Genetic Canalization

“Canalization is the reduced sensitivity of a phenotype to changes or perturbations in the underlying genetic and nongenetic factors that determine its expression. ”

as long as environmental ( or genetic) perturbations aren’t too large, they have little effect.

Makes sense: developmental sloppiness  would generally reduce fitness.

This varies with particular traits: under various kinds of stress, you would expect natural selection to particularly favor canalization of traits that are important to fitness.  Maybe intelligence is more important to fitness than height?

Shared environment generally has little effect on adult intelligence.  Canalization? Or consider Stuart Ritchie’s work suggesting that extra years of school increases intelligence: considering canalization, I doubt it.

Educational experts naturally consider canalization when considering new educational interventions. That’s a joke, son.

 

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16 Responses to Genetic Canalization

  1. TheBalkan says:

    Is there a tradeoff between robustness to genetic vs. non-genetic perturbations?

  2. JayMan says:

    Ritchie’s claims are based on non-genetically informative studies (i.e., apples-to-oranges comparisons) or on positive results from twin control studies (which aren’t as meaningful as negative results, thanks to developmental noise). So no, I wouldn’t buy it.

  3. Smithie says:

    There is Ron Unz’s idea that East Asians are somehow more canalized on intelligence than other groups. It’s a fun idea, but probably crazy.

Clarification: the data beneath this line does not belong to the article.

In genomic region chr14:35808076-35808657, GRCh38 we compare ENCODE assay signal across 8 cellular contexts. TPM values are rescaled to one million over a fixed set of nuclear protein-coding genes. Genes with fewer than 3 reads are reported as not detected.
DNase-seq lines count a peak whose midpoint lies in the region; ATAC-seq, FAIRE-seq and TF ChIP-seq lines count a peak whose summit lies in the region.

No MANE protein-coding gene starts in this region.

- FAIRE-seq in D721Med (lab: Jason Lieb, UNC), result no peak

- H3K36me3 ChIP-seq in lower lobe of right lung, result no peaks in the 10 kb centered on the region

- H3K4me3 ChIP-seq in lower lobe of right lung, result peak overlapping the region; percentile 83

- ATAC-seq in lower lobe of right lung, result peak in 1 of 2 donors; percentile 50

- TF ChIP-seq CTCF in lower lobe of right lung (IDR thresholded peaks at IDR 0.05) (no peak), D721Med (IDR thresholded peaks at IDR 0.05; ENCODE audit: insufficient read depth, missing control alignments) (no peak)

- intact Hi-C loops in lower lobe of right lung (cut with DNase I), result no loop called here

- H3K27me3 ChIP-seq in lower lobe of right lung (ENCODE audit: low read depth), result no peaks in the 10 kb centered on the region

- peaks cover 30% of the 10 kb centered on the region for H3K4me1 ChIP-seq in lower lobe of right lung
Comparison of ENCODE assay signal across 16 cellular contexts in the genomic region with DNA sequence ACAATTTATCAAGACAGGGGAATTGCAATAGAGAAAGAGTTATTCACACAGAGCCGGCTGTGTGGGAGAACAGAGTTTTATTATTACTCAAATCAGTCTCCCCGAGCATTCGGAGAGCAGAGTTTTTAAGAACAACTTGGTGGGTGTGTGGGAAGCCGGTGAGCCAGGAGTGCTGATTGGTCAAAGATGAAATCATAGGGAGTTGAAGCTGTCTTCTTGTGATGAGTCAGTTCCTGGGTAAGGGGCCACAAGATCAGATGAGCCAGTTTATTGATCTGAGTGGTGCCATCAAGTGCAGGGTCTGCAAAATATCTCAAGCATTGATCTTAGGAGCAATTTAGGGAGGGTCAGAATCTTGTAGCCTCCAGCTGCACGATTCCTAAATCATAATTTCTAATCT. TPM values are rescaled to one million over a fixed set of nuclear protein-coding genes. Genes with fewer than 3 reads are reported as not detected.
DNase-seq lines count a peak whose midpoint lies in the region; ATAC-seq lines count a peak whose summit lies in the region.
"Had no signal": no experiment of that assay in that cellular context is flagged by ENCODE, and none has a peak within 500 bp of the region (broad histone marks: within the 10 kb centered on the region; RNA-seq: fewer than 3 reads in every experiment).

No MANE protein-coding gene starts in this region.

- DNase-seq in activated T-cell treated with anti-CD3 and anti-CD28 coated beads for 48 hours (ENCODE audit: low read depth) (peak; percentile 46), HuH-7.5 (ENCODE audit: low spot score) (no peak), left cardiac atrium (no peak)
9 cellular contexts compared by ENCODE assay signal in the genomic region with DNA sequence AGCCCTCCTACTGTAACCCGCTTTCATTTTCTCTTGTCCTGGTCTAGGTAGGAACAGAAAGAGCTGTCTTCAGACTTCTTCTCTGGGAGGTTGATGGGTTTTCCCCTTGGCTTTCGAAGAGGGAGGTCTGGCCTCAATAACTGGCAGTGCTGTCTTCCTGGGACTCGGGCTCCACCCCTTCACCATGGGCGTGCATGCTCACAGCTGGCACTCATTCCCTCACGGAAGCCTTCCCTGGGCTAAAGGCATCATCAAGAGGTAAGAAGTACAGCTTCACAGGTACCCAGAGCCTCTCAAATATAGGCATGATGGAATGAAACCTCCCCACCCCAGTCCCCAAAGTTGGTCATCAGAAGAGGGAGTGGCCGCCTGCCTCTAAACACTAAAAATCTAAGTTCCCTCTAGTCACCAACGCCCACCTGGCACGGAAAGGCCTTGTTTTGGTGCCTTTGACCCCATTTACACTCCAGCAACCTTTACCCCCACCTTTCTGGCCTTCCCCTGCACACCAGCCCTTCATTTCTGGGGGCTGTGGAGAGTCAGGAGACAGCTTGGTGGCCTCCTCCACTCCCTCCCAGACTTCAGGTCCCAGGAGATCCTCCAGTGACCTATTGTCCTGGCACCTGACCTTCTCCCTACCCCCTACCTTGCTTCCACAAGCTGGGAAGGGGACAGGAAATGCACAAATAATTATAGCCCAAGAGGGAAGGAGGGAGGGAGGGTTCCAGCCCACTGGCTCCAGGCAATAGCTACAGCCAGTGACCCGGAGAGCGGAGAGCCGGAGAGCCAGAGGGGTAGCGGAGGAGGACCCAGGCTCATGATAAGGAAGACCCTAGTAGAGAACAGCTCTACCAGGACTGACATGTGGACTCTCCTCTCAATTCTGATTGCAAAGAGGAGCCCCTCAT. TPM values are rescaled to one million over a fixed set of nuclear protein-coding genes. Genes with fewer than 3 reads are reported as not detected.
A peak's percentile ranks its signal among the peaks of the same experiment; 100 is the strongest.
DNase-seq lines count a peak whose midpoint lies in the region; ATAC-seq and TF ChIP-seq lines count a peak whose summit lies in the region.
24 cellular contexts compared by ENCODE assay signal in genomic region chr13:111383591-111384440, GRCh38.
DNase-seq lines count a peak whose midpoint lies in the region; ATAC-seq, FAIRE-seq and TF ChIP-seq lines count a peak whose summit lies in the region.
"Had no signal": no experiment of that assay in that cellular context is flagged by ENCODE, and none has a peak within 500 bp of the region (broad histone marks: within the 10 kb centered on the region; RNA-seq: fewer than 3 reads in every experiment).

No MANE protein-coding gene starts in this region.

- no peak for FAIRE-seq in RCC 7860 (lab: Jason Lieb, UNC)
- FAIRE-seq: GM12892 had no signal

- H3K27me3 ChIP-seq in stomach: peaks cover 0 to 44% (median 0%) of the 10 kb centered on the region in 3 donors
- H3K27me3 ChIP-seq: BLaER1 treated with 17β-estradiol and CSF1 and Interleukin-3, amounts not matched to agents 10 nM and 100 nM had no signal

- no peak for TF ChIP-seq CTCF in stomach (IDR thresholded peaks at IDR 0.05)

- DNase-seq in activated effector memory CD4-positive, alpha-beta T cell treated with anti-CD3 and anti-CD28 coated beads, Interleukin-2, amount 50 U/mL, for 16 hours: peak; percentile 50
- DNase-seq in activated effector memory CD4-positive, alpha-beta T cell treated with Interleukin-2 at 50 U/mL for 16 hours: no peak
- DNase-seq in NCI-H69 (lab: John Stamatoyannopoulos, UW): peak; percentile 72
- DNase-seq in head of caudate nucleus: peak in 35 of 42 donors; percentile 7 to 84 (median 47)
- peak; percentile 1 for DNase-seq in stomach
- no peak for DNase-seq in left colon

4. Peter Connor says:

    But East Asians are probably highly canalized on social conformity, because that was ruthlessly enforced…

    • kn83 says:

      Tendencies towards conformity itself is highly heritable.

    • ccscientist says:

      One can argue that rice farming leads to selection for social conformity more than other types of farming.

    • ThinkingCat says:

      Right. Conformism is a serious disease common among peoples with intensive agriculture, especially the more peaceful ones. The hydraulic empire has obviously made it much worse.

      I wonder whether Mongols and Central Asians are very conformist though. This selection is definitely fairly modern and below the level of race.

  5. Space Ghost says:

    Maybe intelligence is more important to fitness than height?

    I know some guys on the Internet who would disagree with you.

  6. dearieme says:

    “extra years of school increases intelligence”: suppose that the way to develop your intelligence is to use it. Then schooling might have that effect (or, given current fashions, perhaps I should say that schooling might once have had that effect).

    But wouldn’t there be other ways of spending time – e.g. various kinds of employment or even hobbies – that would also be capable of increasing intelligence? Perhaps some of these other ways would be a better bet for some people that extra schooling.

    Then again, maybe my hypothesis is wrong anyway.

    • Toddy Cat says:

      It’s really hard to tell. Stuart Ritchie might be right about schooling, but he is so utterly averse to the idea of group differences, or anything that might tangentially suggest this, that he ignores many useful lines of inquiry. O’Brian would be pleased – his Crimestop is almost perfect.

  7. JRM says:

    https://www.ncbi.nlm.nih.gov/pmc/articles/PMC3376635/

    Would this be an example of genetic canalization?

  8. JP Irwin says:

    This is further proof of the wisdom of Soviet weapons design. Make your design robust to poor manufacturing precision, robust to the worst events. Make your rifle design so idiot proof, the thing still works even if Arabs build it!

  9. Spangel says:

    But why would we have seen the Flynn effect if it intelligence were that stable? And why would the iq difference be definitively greater in identical twins than within the same person taking the test twice if minute genetic and development differences couldn’t drive real phenotypic changes in intelligence?

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